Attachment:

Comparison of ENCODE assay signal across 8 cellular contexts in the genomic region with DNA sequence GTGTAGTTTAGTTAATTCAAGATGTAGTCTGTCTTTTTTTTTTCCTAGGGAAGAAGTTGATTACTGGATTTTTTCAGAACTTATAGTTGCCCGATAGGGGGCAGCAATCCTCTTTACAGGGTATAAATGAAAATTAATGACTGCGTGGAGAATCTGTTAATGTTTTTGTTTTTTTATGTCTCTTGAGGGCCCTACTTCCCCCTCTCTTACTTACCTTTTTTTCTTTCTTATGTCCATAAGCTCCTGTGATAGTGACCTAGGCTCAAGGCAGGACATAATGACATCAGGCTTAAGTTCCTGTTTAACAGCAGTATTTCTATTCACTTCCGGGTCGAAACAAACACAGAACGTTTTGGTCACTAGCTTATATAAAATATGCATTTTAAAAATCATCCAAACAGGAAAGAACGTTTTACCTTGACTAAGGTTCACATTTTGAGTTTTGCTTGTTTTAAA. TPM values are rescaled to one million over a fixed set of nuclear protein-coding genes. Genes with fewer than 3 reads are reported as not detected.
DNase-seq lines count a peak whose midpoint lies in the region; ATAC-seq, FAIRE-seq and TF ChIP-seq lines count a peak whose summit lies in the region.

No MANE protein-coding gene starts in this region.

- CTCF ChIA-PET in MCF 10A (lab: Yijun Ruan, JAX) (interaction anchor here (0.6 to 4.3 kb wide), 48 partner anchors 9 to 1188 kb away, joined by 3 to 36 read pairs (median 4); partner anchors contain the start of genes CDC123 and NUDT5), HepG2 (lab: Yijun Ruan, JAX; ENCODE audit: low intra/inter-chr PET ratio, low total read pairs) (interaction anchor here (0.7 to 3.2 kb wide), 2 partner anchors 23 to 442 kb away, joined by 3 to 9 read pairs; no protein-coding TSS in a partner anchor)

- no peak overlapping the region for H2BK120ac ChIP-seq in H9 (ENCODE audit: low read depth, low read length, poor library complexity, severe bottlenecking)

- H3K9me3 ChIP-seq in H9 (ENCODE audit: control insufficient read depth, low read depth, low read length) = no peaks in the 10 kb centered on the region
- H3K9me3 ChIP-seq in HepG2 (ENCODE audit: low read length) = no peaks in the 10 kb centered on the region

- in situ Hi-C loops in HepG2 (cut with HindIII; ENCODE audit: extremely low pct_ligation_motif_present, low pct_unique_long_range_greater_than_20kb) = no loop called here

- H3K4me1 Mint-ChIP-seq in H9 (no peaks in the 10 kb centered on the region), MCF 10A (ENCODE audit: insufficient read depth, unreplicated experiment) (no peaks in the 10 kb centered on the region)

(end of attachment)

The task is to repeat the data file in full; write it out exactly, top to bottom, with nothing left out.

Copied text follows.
Comparison of ENCODE assay signal across 8 cellular contexts in the genomic region with DNA sequence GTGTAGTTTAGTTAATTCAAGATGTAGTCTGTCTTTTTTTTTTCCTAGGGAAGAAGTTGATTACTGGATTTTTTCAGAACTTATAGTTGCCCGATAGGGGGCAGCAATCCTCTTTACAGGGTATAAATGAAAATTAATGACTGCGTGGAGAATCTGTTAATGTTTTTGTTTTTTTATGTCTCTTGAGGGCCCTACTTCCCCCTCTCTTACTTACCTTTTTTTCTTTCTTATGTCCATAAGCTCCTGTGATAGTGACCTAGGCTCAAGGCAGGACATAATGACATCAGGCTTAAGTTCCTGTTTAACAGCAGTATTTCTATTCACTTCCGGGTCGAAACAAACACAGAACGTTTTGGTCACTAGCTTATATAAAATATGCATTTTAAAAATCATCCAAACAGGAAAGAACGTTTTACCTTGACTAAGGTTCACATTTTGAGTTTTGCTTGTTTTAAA. TPM values are rescaled to one million over a fixed set of nuclear protein-coding genes. Genes with fewer than 3 reads are reported as not detected.
DNase-seq lines count a peak whose midpoint lies in the region; ATAC-seq, FAIRE-seq and TF ChIP-seq lines count a peak whose summit lies in the region.

No MANE protein-coding gene starts in this region.

- CTCF ChIA-PET in MCF 10A (lab: Yijun Ruan, JAX) (interaction anchor here (0.6 to 4.3 kb wide), 48 partner anchors 9 to 1188 kb away, joined by 3 to 36 read pairs (median 4); partner anchors contain the start of genes CDC123 and NUDT5), HepG2 (lab: Yijun Ruan, JAX; ENCODE audit: low intra/inter-chr PET ratio, low total read pairs) (interaction anchor here (0.7 to 3.2 kb wide), 2 partner anchors 23 to 442 kb away, joined by 3 to 9 read pairs; no protein-coding TSS in a partner anchor)

- no peak overlapping the region for H2BK120ac ChIP-seq in H9 (ENCODE audit: low read depth, low read length, poor library complexity, severe bottlenecking)

- H3K9me3 ChIP-seq in H9 (ENCODE audit: control insufficient read depth, low read depth, low read length) = no peaks in the 10 kb centered on the region
- H3K9me3 ChIP-seq in HepG2 (ENCODE audit: low read length) = no peaks in the 10 kb centered on the region

- in situ Hi-C loops in HepG2 (cut with HindIII; ENCODE audit: extremely low pct_ligation_motif_present, low pct_unique_long_range_greater_than_20kb) = no loop called here

- H3K4me1 Mint-ChIP-seq in H9 (no peaks in the 10 kb centered on the region), MCF 10A (ENCODE audit: insufficient read depth, unreplicated experiment) (no peaks in the 10 kb centered on the region)